Republicans have been doing everything in their power to make voting as difficult as possible. The gutting of the Voting Rights Act of 1965 a few years ago added fuel to the fire. It’s important to be aware of all the voting restrictions the GOP has put in place since 2010 so we can be vigilant and work to turn the tide.
What happened in 2010?
After President Obama passed the Affordable Care Act, there was a huge backlash and Republicans swept both Congress and many state legislatures in November 2010. With Republican majorities all over the country, they started to make changes including making voting harder.
To make matters worse, the Census took place in 2010 and the GOP held the reins as each state went through the process of redrawing all the congressional and legislative districts, which locked in Republican power for a decade.
The Brennan Center for Justice tracks legislation involving voting rights and the chart above represents all of the states that have enacted legislation to restrict voting rights in some way since 2010. Some states enacted photo ID laws, others made registering to vote more difficult or restricted who could help with voter registration drives, some reduced voting hours, among other tactics.
You can click each state in Brennan Center’s interactive map (which you can see HERE) to see exactly what type of restrictions were enacted in your state.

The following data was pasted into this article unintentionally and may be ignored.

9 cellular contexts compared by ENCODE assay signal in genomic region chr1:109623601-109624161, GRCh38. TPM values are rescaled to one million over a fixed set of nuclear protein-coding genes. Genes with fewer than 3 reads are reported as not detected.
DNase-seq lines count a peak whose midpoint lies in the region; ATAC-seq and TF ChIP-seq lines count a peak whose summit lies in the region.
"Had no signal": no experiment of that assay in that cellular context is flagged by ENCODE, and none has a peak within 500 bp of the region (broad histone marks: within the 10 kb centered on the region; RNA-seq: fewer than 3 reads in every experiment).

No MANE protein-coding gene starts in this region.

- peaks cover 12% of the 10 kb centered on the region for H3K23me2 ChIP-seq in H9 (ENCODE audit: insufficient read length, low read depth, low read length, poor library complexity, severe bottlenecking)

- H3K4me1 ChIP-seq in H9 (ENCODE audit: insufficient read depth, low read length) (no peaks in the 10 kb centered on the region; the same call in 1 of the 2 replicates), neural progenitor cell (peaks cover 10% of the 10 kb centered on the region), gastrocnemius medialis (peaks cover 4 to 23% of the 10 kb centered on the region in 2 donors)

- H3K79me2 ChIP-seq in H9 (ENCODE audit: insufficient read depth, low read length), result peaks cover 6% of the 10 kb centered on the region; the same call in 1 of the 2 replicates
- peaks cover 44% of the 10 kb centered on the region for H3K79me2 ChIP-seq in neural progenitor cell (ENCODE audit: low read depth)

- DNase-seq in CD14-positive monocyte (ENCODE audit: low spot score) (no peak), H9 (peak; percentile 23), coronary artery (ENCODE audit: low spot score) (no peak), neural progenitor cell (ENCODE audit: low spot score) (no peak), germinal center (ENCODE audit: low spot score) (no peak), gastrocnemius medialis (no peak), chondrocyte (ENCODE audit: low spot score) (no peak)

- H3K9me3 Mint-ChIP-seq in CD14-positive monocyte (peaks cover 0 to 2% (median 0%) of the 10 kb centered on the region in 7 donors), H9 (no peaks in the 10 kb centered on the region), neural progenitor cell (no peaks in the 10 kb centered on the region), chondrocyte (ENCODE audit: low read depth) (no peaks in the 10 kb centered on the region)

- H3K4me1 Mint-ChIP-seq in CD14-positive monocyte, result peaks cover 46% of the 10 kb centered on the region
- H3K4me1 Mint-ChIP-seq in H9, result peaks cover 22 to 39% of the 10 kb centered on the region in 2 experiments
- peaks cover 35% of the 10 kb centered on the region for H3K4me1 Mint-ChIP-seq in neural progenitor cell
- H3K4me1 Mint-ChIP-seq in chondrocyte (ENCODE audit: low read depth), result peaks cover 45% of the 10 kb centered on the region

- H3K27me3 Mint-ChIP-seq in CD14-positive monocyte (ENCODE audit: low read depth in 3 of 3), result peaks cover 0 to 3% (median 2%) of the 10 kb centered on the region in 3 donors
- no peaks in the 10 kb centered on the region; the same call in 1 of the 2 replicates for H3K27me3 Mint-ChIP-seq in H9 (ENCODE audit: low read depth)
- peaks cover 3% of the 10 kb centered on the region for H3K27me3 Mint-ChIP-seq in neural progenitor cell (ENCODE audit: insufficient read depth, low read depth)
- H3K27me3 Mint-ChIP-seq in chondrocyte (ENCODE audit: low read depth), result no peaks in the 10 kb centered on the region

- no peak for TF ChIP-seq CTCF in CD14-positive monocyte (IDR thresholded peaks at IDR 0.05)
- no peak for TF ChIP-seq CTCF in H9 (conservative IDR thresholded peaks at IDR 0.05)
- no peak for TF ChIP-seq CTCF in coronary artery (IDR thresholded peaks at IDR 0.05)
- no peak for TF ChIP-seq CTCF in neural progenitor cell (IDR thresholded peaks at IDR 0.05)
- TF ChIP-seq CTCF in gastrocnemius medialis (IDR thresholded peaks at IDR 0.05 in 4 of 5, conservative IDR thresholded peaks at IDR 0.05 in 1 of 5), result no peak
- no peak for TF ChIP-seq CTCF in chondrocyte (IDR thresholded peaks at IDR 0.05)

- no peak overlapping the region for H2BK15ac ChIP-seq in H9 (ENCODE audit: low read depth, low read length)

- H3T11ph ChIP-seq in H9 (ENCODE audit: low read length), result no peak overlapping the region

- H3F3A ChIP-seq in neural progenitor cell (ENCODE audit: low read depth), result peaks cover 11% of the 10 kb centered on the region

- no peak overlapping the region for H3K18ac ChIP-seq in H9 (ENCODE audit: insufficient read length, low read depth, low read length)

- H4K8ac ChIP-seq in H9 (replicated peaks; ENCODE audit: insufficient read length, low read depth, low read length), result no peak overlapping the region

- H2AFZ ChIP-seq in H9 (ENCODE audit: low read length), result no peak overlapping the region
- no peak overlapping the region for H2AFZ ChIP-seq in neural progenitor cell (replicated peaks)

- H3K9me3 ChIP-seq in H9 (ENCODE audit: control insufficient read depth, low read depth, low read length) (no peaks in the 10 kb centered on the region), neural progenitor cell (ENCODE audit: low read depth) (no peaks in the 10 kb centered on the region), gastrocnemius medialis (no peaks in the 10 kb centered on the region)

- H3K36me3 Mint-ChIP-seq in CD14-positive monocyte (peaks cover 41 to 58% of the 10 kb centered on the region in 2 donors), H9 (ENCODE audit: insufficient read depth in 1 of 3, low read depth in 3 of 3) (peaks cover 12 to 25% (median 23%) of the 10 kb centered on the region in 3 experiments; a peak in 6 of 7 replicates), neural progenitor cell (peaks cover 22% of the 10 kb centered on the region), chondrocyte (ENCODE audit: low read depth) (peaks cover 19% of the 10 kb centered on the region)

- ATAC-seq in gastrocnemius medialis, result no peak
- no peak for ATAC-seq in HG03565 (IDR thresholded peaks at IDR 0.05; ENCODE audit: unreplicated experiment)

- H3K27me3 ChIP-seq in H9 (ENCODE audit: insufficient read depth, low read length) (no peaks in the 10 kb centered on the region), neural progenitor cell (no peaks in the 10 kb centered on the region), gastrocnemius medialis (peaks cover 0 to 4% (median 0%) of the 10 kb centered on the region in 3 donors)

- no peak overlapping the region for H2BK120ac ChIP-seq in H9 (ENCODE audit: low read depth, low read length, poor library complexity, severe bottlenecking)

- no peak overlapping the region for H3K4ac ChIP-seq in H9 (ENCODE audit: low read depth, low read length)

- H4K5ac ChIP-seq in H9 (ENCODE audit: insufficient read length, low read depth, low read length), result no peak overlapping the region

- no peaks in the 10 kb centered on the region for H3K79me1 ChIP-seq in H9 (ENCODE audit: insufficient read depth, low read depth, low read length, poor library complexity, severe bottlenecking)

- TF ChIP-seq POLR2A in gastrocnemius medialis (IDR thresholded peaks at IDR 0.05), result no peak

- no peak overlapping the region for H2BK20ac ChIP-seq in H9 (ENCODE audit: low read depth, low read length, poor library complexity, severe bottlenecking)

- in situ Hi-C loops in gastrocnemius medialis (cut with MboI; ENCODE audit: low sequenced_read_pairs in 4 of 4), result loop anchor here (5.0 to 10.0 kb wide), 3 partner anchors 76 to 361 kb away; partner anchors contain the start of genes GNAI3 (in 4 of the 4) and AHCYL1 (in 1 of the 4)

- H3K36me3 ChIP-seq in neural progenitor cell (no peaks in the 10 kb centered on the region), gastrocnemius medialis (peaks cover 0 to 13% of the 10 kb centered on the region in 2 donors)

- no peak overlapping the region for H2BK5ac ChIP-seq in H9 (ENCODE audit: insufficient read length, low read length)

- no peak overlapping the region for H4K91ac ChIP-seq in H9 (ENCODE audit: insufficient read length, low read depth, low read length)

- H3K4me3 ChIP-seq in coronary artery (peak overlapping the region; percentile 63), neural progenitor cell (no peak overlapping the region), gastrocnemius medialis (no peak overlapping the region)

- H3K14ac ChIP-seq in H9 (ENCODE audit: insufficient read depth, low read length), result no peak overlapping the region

Ugh! So now what?
For those of you who live in one of these states that has passed restrictive voting laws, it is crucial that you work with your local Democratic party organization or the local chapter of the ACLU or the League of Women Voters to get involved in voter registration and turnout drives. You have direct evidence that the Republicans in your state are trying to suppress votes, so you need to push harder to get the voters to the polls.
Also, the Democrats in the U.S. House have passed the For the People Act (HR1) that would expand voting rights nationwide, but it is currently stuck as Senate Majority Leader Mitch McConnell won’t allow the legislation to be considered. Calling your Senators to tell them that you want to have HR1 considered immediately, and that you want them to vote Yes on it, is a worthwhile phone call to make.